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Culinary experts bemoan scarcity of fresh herbs, exotic vegetables

Claudia Gardner, Hospitality Jamaica Writer:

Culinary experts have renewed calls for Jamaica's farmers to produce more herbs and exotic vegetables to meet the huge, unfulfilled demands of the tourism industry.

The call comes as the sector strives to satisfy the requests of a growing number of clients with special dietary needs.

"What has been happening in the world in the past 10 to 20 years, we realise, is an increase in food illnesses and allergies among visitors. One of the biggest allergens is gluten," said Conrad Moore, executive sous chef at Sunset Resorts, during an aquaponics workshop staged by INMED Caribbean under the Jamaica Adaptive Agriculture Programme (JAAP), at the Knockalva Agricultural School in Hanover, last Thursday.

According to him, a lot of people come from overseas with conditions where they can't have starches and sodium and certain other things in their diet.

"So this is where we need fresh herbs, fresh lettuce, green leafy vegetables because if a guest cannot come to Jamaica and eat, then they won't come. We have to convince guests that we can deliver what they want in order for them to take a vacation. We use fresh herbs in almost everything we are doing right now. All the herbs you can possibly think of, we use them, but there is a big shortage," the chef added.

Moore said there was a severe scarcity of fennel, rosemary, cilantro, parsley, sage, basil, among others, several of which fetched a price of up to $1,000 per kilogramme. Lemongrass, commonly known as fevergrass, fetches a price of $910 per kilogramme. He noted that there was also a massive demand for vegetables such as romaine lettuce, arugula and kale, which chefs use daily.

"Remember we are feeding people that don't live here. We have to provide them with things that they are used to, so we constantly have to be importing these things," Moore said.

He pointed out that tourism industry was expanding and the country was hosting people from England, USA and Canada, most of whom have these dietary needs.

"So we are going to need a whole lot more (produce). It is a good way for farmers to capitalise ... we don't want to go overseas to buy products that can be produced here. We all have to be adapting to these situations in order to provide for our guests as we as chefs try to go healthier," he added.

Moore also said inconsistency of supply was also a factor, but that this could be solved if farmers united to ensure they are able to supply the volumes needed. He said herbs and vegetables grown locally are fresher than imported produce, and so, was the preferred choice of chefs.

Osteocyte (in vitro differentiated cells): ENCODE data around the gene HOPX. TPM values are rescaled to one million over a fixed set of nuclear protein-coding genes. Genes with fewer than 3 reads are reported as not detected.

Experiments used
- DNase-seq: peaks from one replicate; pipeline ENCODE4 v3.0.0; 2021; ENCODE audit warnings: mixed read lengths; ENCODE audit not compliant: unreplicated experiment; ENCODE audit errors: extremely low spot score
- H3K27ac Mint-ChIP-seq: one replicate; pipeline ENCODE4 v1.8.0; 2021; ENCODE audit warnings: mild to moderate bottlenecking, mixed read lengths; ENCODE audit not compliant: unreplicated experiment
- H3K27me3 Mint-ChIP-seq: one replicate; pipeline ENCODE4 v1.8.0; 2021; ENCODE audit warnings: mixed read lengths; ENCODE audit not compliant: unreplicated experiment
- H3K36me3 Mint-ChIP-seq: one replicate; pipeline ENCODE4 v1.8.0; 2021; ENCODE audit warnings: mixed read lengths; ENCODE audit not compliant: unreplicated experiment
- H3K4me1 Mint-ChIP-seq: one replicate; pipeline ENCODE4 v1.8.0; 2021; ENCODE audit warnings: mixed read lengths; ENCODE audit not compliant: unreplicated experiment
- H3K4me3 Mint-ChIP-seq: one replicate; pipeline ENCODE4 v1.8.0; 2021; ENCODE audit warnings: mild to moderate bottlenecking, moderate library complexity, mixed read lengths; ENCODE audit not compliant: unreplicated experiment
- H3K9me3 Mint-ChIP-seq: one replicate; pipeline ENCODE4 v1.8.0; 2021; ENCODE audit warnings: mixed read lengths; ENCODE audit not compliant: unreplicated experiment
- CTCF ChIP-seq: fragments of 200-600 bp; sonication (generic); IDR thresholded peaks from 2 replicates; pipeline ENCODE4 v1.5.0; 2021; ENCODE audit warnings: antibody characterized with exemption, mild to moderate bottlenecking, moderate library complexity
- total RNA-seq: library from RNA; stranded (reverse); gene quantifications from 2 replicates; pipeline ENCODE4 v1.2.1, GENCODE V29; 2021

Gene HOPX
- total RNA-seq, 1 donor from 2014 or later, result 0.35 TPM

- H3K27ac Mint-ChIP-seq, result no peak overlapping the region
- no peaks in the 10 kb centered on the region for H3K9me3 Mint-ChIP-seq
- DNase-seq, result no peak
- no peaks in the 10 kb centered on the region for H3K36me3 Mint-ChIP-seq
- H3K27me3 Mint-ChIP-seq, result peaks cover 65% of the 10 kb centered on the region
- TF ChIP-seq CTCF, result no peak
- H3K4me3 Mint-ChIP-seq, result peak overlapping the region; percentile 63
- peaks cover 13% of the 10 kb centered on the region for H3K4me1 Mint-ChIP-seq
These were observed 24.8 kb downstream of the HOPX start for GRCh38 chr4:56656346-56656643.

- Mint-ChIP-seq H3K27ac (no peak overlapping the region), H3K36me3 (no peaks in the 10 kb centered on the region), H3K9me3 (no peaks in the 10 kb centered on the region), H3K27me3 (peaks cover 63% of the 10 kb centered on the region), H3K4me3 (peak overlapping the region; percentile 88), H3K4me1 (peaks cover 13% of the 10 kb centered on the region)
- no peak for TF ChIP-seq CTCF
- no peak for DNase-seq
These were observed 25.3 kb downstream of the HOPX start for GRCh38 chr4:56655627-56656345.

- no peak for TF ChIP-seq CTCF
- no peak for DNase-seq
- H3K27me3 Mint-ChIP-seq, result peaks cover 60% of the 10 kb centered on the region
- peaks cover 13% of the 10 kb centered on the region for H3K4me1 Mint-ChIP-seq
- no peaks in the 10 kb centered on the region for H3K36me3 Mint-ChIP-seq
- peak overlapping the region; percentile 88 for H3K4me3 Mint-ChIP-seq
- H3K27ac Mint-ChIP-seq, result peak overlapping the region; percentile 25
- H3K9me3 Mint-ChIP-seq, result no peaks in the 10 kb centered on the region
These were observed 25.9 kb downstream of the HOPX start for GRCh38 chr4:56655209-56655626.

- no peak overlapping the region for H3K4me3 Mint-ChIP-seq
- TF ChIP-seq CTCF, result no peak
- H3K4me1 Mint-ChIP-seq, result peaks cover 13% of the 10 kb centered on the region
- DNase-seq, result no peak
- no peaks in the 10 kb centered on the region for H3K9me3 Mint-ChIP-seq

"We would like to know that we can depend on a local farmer to deliver these to us. We would like for more local farmers to come on board and understand what's happening in the world. Local farming ensures we get better quality because importing stuff from overseas, there is no guarantee we are going to get them fresh. We have to try to preserve in order for us to keep some of them, but we like to get them fresh, nice, green, crispy," he said.

A year ago, president of the Jamaica Hotel and Tourist Association, Evelyn Smith, sounded a similar call, expressing concern during a Gleaner's Editors' Forum, that culinary herbs, including parsley, basil and sage, were in short supply, urging local farmers to take steps to meet what she said was the high demand.

At the time, Smith also said hotels were having difficulty sourcing black mint, a main ingredient in mojito cocktails.

But aquaponics farming could be a stitch in time for the hotel sector.

Project director of INMED Caribbean, Paul Barrett, says his organisation and the farmers benefitting from the JAAP have already begun to grow some of the herbs to meet the demand, using the aquaponics system.

RESISTANT TO DISEASES

"Over the period of time that we (INMED Caribbean) have been engaging stakeholders in the project, we have tried several crops to see how well they work in the system ... crops that are specific to climate, specific to conditions. Some have not done so well, but what we know since we started the operating the systems is that herbs and spices tend to do exceptionally. They are more resistant to diseases and pests in the system. We knew there was a market existing, we just didn't know exactly how we would get into that market," he revealed.

Accordingly, he said he has been in dialogue for the past six months with the Culinary Federation of Jamaica, "and we have come up with the various crops we are producing. Cilantro, kale, arugula, fennel. We have tried basil as one of our first crops, which has done very well. However, breaking into the market when you don't know what and where the market would have been was a challenge at the time," he admitted.

Aquaponics farming was first introduced in Jamaica two years ago by INMED Caribbean in collaboration with the United States Agency for International Development. Research has shown that in Jamaica, the systems have proven to be 100 times as productive per square foot compared to traditional agriculture in one year.

claudia.gardner@gleanerjm.com 

 

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